There is now a movement in museums toward using digital repatriation alongside the work already being done under the Native American Graves and Repatriation Act (NAGPRA). Archaeologists Kelsey Grimm and Krystiana Krupa even suggest that digital repatriation could be another step in decolonizing archives (2021). The librarian-archivist and NAGPRA practitioner encourage the repatriation of archival documentation that contain ritual histories, ceremonial experiences, or burial photos. But should then the repatriation includes historical or archival recording, voice memos, and artworks displaying Native American experiences? This question addresses what NAGPRA does not cover as repatriated materials. Museum collections contain much more than just artifacts; photographs, maps, and personal writings about sites are commonly included in the site’s archives. These documents and photos do not fall under NAGPRA but still hold value within the history of the site and its affiliated tribe.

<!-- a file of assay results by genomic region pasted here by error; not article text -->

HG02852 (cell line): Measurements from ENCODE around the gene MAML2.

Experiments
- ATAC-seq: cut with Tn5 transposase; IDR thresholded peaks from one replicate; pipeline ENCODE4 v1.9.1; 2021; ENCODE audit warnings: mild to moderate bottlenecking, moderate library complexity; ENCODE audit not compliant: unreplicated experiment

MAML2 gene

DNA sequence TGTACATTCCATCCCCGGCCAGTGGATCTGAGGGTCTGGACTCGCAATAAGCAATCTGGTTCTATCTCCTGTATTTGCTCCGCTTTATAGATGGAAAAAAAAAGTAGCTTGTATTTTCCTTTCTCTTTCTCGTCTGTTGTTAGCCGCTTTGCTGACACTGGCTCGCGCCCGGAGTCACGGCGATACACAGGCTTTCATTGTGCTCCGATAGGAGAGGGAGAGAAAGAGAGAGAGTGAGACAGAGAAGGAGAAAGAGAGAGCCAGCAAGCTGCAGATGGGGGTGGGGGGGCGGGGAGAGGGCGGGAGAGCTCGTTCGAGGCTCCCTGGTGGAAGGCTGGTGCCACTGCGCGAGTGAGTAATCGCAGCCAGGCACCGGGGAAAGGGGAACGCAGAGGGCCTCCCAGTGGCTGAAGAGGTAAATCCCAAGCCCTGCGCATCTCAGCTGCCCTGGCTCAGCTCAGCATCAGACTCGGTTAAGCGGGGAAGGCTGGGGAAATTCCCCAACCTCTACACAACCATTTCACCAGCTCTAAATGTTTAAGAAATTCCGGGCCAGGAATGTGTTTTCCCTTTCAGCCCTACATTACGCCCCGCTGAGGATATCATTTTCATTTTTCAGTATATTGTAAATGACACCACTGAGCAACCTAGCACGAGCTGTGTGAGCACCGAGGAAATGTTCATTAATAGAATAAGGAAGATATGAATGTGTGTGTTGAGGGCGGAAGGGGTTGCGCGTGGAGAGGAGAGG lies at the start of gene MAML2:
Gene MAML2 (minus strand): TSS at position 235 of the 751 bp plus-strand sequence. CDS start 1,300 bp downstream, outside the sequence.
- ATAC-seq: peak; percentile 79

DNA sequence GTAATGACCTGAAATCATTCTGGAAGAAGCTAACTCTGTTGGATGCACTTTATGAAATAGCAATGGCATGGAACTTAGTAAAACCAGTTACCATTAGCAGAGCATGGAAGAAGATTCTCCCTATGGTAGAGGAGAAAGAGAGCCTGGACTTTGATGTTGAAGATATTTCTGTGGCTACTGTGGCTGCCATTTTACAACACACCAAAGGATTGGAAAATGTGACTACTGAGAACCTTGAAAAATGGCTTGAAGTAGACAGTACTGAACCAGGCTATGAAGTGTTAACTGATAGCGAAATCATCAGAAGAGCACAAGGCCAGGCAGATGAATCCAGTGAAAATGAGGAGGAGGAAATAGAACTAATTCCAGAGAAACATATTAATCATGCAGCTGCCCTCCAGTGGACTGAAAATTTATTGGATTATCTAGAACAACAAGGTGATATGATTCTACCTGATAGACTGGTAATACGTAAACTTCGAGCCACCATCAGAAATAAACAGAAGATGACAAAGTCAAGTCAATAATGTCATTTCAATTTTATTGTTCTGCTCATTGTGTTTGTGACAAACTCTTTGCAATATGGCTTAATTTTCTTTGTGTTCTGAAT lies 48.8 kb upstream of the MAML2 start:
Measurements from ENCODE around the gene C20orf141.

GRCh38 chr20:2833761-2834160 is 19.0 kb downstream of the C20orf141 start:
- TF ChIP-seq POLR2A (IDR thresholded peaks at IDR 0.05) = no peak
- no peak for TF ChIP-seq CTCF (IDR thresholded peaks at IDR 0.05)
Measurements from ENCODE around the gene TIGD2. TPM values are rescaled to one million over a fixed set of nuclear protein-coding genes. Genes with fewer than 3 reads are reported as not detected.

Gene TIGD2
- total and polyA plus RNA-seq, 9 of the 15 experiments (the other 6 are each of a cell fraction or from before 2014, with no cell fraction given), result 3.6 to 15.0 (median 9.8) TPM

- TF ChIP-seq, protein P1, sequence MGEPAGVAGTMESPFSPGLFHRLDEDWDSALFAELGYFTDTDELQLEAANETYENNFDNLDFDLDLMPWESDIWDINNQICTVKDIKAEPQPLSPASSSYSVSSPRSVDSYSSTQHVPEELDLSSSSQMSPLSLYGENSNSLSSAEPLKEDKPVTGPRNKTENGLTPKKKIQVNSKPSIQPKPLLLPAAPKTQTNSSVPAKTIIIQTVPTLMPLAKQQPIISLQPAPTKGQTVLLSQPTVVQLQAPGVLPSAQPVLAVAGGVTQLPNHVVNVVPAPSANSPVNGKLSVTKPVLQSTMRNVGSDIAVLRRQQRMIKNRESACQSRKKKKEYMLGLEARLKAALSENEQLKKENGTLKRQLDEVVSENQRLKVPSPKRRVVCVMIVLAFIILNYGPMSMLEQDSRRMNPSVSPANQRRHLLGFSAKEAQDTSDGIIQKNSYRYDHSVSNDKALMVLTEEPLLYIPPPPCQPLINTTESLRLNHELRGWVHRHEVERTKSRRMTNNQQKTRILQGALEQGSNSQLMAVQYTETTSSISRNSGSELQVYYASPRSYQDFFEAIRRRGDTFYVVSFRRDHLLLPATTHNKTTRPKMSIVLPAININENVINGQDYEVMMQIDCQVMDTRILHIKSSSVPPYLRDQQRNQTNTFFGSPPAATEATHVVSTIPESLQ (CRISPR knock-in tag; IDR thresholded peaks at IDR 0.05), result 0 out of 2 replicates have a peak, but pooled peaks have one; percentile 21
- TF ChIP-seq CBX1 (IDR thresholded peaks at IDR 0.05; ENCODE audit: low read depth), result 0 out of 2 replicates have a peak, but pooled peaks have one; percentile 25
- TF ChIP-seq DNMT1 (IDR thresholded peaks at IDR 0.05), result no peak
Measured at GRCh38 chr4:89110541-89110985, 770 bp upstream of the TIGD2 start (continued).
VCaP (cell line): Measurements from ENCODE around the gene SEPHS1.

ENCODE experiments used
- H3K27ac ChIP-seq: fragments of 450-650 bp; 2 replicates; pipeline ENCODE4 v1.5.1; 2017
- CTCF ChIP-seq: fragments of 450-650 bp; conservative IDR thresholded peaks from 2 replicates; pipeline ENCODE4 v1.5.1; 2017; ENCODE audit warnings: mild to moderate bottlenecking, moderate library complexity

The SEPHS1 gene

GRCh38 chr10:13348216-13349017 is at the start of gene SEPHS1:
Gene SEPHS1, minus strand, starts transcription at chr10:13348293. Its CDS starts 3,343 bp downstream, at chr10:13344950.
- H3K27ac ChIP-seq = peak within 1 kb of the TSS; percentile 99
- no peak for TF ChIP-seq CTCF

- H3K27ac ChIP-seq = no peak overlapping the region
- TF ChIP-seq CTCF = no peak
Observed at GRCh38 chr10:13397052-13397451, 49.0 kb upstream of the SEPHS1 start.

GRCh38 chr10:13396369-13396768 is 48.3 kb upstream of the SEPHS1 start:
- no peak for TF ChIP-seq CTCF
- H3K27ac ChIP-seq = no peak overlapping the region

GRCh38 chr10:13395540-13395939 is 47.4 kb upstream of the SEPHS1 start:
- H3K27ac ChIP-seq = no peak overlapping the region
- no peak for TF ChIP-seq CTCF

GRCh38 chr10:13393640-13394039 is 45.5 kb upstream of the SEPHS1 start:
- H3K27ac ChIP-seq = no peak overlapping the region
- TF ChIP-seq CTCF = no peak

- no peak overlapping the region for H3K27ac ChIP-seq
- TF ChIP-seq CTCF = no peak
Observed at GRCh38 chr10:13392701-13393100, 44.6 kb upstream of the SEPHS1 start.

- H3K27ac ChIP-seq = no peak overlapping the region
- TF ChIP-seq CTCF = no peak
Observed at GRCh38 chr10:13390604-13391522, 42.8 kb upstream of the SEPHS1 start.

Grimm and Krupa use a case study of the Angel Mounds in Indiana to exemplify how digital repatriation applies to museums such as the Sam Noble Museum (2021). The Angel Mound site was even excavated under WPA, aligning with the majority of the sites we repatriate at the Sam Noble Museum. Since, under NAGPRA, the images and negatives collected at the Angel Mound site were not repatriated, scientists used digital copies and made publications using those images. Because materials such as photographs and drawings are not included in NAGPRA, these materials are open for research use by scientists insensitive to Native American communities. These images depicted the human remains of Native American ancestors being disturbed from their resting places and burials being taken apart. Obviously, for Native American communities, these photos and film negatives are wildly disrespectful. Because the photos are not repatriated under NAGPRA, the Angle Mound site used digital repatriation in order to cover more holistic repatriation. Those working on the repatriation of the Angel Mound site consulted with the affiliated Native tribe to help the community of Native Americans reclaims the photos taken. Now the culturally insensitive images have restricted access. Although the tribe did not want the repatriation of the original photos in this instance, their wish to have them restricted to no public access is a movement to decolonize the archive and give power to the Native American tribe through control of access to the photos that capture historical trauma.